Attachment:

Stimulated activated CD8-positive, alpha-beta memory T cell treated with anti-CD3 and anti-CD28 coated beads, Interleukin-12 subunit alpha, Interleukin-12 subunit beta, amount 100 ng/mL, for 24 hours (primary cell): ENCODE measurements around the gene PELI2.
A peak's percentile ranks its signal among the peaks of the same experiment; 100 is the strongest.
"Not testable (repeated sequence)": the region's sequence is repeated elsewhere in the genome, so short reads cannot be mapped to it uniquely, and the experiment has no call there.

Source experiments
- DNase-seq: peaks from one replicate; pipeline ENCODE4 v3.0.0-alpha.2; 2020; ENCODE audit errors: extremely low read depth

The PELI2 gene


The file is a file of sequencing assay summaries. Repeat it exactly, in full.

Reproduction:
Stimulated activated CD8-positive, alpha-beta memory T cell treated with anti-CD3 and anti-CD28 coated beads, Interleukin-12 subunit alpha, Interleukin-12 subunit beta, amount 100 ng/mL, for 24 hours (primary cell): ENCODE measurements around the gene PELI2.
A peak's percentile ranks its signal among the peaks of the same experiment; 100 is the strongest.
"Not testable (repeated sequence)": the region's sequence is repeated elsewhere in the genome, so short reads cannot be mapped to it uniquely, and the experiment has no call there.

Source experiments
- DNase-seq: peaks from one replicate; pipeline ENCODE4 v3.0.0-alpha.2; 2020; ENCODE audit errors: extremely low read depth

The PELI2 gene